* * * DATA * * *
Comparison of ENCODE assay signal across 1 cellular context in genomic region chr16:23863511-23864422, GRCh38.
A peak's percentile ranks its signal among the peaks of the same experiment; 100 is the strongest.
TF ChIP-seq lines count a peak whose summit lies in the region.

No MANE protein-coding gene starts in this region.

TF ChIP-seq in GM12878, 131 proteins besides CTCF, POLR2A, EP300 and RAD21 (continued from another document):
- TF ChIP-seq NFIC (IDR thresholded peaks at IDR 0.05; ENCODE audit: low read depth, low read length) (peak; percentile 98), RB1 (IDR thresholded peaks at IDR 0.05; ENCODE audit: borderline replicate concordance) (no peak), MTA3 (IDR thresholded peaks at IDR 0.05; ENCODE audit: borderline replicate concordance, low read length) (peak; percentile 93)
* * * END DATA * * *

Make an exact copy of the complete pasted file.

Comparison of ENCODE assay signal across 1 cellular context in genomic region chr16:23863511-23864422, GRCh38.
A peak's percentile ranks its signal among the peaks of the same experiment; 100 is the strongest.
TF ChIP-seq lines count a peak whose summit lies in the region.

No MANE protein-coding gene starts in this region.

TF ChIP-seq in GM12878, 131 proteins besides CTCF, POLR2A, EP300 and RAD21 (continued from another document):
- TF ChIP-seq NFIC (IDR thresholded peaks at IDR 0.05; ENCODE audit: low read depth, low read length) (peak; percentile 98), RB1 (IDR thresholded peaks at IDR 0.05; ENCODE audit: borderline replicate concordance) (no peak), MTA3 (IDR thresholded peaks at IDR 0.05; ENCODE audit: borderline replicate concordance, low read length) (peak; percentile 93)